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Back in the Swim
Photo: Tim & Annette
While in fourth grade, I tried to impress my friends by diving off the diving board at our favorite pool. The resulting blast of bubbles nearly sent the bottom half of my purple velour swimming suit to the drains. Fortunately, no one but the lifeguard witnessed my moment of mortification. From then on, I’ve stuck with the security only a one-piece can offer a modest girl who loves to dive.

I’m 38 now and a brand-new mother who spends hours each day nursing, diapering, and playing with my baby. It seems crazy that this memory from 1976 surfaced, but looking acceptable in a bathing suite represents some sort of gold standard of childbirth recovery.  I wondered if I could ever comfortably wear one, even just for privately sunning myself at home on the deck.

First, the facts. During my pregnancy, I gained more than 30 pounds. Though that’s a healthy number for a six-footer like me, going from 150 pounds to more that 180 pounds stretched my muscles and skin like taffy. I considered the transformation absolutely epic when my belly button vanished sometime during the eighth month. By then I could no longer see my toes unless I sat down and propped up my feet.

So even before the birth of our cuddly baby boy, I doubted how—or if—my body would reconstitute. The question brought me to a place where so many Americans find themselves today—a destination I’d never even visited. Thanks to a combination of tall-and-thin genetics and an active, out-doorsy lifestyle, I’d never fretted over my figure.

Now I know firsthand that the refrain spoken at weight-loss support groups rings true. I need to remember that I didn’t gain the weight overnight. It took nine months. So safely losing it may take as long—or longer.

Some pregnancy pounds come off quickly. Little Carl John took his seven pounds 11 ounces with him at birth. Just holding him in my arms versus my belly lightened the extra load. But he left behind much more that he took.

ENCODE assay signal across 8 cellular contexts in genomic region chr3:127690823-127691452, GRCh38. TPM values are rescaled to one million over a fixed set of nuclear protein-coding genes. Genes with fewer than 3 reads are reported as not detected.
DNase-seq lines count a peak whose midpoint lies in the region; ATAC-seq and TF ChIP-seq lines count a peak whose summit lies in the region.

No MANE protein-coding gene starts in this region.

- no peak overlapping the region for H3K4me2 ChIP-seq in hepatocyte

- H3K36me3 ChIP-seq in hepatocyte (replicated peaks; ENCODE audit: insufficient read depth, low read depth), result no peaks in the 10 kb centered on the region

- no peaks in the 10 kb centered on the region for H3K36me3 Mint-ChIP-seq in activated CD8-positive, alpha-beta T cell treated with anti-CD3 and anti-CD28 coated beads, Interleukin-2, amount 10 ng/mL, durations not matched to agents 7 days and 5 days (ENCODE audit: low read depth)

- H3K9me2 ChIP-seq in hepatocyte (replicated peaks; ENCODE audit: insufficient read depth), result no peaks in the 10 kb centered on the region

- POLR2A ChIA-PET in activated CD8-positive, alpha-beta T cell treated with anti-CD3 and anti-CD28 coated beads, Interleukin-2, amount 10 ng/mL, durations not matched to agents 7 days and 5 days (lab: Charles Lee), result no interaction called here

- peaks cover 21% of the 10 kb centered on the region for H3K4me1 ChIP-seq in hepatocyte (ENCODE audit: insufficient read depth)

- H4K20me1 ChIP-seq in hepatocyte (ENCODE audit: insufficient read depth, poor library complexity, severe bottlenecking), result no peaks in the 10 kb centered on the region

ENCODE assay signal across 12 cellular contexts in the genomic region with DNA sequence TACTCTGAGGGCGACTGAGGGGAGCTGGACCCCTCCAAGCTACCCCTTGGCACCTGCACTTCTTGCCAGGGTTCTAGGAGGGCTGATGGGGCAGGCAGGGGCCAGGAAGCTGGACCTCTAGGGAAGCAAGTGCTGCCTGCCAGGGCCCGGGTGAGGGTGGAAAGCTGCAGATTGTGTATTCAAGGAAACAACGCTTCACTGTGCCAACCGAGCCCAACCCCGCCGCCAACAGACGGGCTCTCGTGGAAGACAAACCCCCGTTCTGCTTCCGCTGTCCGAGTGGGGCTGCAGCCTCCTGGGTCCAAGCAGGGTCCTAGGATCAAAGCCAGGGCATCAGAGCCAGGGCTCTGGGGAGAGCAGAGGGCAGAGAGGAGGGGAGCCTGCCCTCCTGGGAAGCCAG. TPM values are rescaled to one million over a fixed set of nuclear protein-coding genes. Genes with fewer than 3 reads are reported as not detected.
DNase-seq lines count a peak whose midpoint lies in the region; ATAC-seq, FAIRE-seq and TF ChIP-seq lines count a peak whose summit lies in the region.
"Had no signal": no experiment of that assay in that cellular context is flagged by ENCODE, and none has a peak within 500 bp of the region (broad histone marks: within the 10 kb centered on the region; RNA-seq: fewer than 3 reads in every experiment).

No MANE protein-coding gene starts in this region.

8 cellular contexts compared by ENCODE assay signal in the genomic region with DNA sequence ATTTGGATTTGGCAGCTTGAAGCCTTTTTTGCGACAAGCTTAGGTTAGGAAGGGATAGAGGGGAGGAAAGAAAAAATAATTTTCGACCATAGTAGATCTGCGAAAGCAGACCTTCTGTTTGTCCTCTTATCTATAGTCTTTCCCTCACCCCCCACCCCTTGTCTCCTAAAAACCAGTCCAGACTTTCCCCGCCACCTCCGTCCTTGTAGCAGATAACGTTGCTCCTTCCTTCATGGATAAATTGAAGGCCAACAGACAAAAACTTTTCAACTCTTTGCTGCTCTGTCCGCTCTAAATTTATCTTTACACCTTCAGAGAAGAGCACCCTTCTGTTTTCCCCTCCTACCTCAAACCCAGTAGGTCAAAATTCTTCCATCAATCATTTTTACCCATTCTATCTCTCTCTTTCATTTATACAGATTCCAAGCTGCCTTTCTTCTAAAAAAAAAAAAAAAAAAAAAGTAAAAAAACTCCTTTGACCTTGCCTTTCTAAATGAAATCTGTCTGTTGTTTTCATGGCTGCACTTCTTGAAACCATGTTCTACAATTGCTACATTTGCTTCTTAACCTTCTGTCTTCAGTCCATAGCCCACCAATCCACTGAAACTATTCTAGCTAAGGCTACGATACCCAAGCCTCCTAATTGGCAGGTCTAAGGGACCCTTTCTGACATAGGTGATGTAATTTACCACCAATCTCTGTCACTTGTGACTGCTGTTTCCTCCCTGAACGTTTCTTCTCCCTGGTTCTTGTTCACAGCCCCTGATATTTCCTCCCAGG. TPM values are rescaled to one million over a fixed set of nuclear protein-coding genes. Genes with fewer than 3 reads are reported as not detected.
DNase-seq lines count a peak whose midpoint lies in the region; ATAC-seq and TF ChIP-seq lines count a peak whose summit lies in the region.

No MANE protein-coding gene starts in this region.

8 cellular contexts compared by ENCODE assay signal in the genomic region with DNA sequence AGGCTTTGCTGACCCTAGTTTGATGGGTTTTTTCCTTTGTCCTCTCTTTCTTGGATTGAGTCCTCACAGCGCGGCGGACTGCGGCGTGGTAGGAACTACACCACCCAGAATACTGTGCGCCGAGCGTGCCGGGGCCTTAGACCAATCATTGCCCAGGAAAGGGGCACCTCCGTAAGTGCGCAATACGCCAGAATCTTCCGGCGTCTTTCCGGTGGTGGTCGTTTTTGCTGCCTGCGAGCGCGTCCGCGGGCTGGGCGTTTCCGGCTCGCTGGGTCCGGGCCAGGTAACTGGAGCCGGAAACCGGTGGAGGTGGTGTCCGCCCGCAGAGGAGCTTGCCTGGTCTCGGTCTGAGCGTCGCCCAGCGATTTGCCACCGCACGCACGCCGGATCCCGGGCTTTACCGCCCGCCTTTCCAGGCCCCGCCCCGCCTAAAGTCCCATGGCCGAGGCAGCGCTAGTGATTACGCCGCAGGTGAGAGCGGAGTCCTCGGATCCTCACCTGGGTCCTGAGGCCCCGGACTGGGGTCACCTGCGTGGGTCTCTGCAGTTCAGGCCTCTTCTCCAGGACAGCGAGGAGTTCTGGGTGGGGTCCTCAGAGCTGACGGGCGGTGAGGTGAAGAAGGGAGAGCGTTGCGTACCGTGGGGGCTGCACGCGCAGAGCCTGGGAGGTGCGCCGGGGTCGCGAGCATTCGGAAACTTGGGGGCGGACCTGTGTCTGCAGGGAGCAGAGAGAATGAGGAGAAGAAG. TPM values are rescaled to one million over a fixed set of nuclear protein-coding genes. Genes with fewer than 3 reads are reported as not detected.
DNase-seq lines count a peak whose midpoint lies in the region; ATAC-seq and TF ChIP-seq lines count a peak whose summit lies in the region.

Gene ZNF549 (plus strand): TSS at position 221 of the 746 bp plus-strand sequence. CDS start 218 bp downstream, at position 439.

Exercise Would be the Only Way

Since doctors instruct nursing mothers to refrain from dieting (reducing calories can compromise milk production), I knew I had to sweat off the excess. Exercise would be the only way to shed the pounds, firm up the flab and finally fit into my favorite pair of blue jeans.

I started with—if you’ll pardon the expression—baby steps. My husband, David, and I began walking on fairly level ground after dinner most nights. He toted Carl in the baby carrier as I hobbled along beside him still a little sore from the delivery experience.

It felt good to be out; breathing fresh air and stretching my muscles. But as my strength returned, I knew I needed something more to make the difference. That’s when I resorted to the basics: frequency, intensity, and duration. The best recipe for fitness success calls for frequency of three to five workouts a week; intensity that brings heart rate to 60 percent of the maximum heart rate or a little higher; and a duration of 20 minutes or more.
Walking in the evenings with my spouse helped. But recruiting another relatively new mom to hike the mountain trails 15 minutes from my neighborhood in Boulder, Colorado, helped even more. By then my baby weighed almost 12 pounds. While climbing steep trails, my hiking buddy and I joked that climbing hills with sleepyhead kids in tow was tougher than lifeguard training.

Because I’ve been working at it, and because I’m tall, I’m looking a lot more like my former self. I know I’ve got about 10 more pounds to go. But I’m not going to worry or hurry myself. In the midst of this fitness pursuit, God has been giving me a certain peace that I didn’t have before. It goes beyond swimwear or reaching for some ideal body image. It’s about believing that any extra effort for health is effort in the right direction. Exercising patience and perseverance pays off well beyond the scale.

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By Pam Mellskog. Reprinted with permission from Vibrant Life, September/October 2006. Copyright © 2009 by GraceNotes. All rights reserved. Use of this material is subject to usage guidelines.

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